The night has always played a major role in battle. In ancient times, protracted operations and castle sieges required massive efforts at night as well as during the day. Historically, night attacks have seized the initiative with an audacious attack against a less-prepared foe. This is true both for the United States and the other major belligerents.
Today, most commanders continue to opt for night operations despite their difficulties. In fact, anecdotal experience at combat training centers indicates that commanders overwhelmingly choose to conduct night attacks and often struggle mightily with the same operation a day. As the Army has increasingly relied on night dominance to achieve strategic objectives in recent years, this reliance must be reduced. Rather than relying on the inherent advantages of night tactics, the Army should make a significant effort to codify its night-fighting doctrine and reduce the number of soldiers operating at night.
Furthermore, the Army’s combat training centers must continue to stress that a capable OPFOR enjoys a level playing field in night operations. Hence, rotational units should embrace the reality that their mettle may be tested at night by a well-equipped peer OPFOR with superior knowledge of the terrain. The Army must also prioritize modern night-vision and thermal optics to reinforce this challenge. The Army should also reexamine its overreliance on night fighting at the combat training centers and reconsider the disproportionate distribution of night and day operations at those facilities.
Night Combat in the U.S. Army
The Army’s ability to exploit the night has been essential in winning many conflicts over the last two decades. In addition, thermal and night-vision devices have allowed the Army to develop and field superior tactical capabilities that radically increased the likelihood of battlefield victory. However, this technological advantage has largely been atrophied by the lack of doctrine that would effectively dictate their employment. As peer adversaries and irregular forces continue to field night-vision and thermal optics, the Integrated Visual Augmentation System (IVAS) and Family of Weapon Sights – Individual (FWS-I) progress to large-scale testing and operational implementation, it is time to reevaluate this important capability.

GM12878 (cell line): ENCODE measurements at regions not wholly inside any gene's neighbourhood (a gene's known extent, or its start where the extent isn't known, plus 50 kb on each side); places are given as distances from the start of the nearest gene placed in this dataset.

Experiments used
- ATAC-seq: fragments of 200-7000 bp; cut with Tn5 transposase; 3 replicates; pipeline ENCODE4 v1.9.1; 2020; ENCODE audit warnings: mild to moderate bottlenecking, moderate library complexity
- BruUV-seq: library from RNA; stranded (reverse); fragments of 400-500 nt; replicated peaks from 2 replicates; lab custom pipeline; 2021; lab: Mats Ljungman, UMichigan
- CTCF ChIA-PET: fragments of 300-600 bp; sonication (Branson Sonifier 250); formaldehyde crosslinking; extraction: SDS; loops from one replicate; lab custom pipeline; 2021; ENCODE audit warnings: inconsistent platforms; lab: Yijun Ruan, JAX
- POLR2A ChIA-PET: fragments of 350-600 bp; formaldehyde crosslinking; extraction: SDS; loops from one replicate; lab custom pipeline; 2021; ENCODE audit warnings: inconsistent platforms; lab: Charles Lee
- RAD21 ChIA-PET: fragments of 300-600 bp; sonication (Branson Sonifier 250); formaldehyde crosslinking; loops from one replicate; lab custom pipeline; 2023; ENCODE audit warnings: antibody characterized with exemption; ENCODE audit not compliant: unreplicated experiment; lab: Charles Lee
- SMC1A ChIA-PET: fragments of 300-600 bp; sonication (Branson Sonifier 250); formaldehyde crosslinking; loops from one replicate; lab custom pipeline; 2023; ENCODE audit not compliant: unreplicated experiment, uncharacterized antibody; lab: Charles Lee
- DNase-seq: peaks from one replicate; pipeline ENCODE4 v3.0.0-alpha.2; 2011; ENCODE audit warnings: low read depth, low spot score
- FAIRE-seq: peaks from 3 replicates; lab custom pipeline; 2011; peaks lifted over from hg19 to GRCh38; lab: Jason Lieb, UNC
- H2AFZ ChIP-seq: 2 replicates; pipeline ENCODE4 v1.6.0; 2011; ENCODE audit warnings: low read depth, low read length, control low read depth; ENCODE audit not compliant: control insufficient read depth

Changing the military’s doctrinal framework to account for a peer or near-peer enemy who can operate at night will require dramatic reform. Establishing this new framework will also take years of training and battles. Commanders at all levels must embrace the challenge that a capable, peer OPFOR may be better suited to operate at night than a friendly force. They must not be compelled to select a night operation as the unerringly “correct” choice but should only do so if battlefield circumstances suggest that a night operation will succeed where a day operation may fail.
Infantry units, especially platoons, squads, and companies, must ensure that their training scenarios resolutely and accurately depict an opponent with the ability to operate at night. They must emphasize the importance of laser manipulation and sparing of aiming aids in frequent night qualifications and live-fire scenarios. Moreover, Army rotational units should make sure they are fielding the latest generation of night-vision and thermal optics to OPFOR. This will help reinforce the fact that, at night, the OPFOR enjoys a level playing field and should be prioritized in combat training centers to reinforce the mettle of rotational units to the extent possible.
The Army has been able to leverage night-vision and thermal imagers for nearly two decades of counterinsurgency operations, but these technologies are rapidly diminishing. Unless the Army changes course and adopts a modern night-fighting doctrine, it cannot sustain its technological advantage in any future conflict with a peer or near-peer opponent equipped with a night-vision and thermal optics capability equal to our own. Even though we now have more than two dozen manned and unmanned night-vision platforms to choose from, our reliance on these devices has been the limiting factor in developing effective night-fighting doctrine. We must also rethink how we train and equip our units.
In this regard, the Army must not only embrace the challenge of fielding new technologies to reduce our reliance on night-vision and thermal optics; we must also reexamine our overreliance on night-fighting technology at the combat training centers. Currently, many field-grade observers have observed that most commanders opt for a night operation in rotational and large-scale exercises, even in the bloodless environments of a combat training center.
TRADOC should significantly expand the limited visibility section in Infantry Platoon and Squad to drive home the point that peer adversaries enjoy a level playing field when navigating their way through the dark. Likewise, unit leaders should be encouraged to test their mettle against a peer OPFOR and impose penalties for failure to employ the most effective night-fighting techniques. Finally, the Army should be willing to take its technological advantage to the next level by introducing a new generation of aiming devices and masking a soldier’s thermal signature with new technology.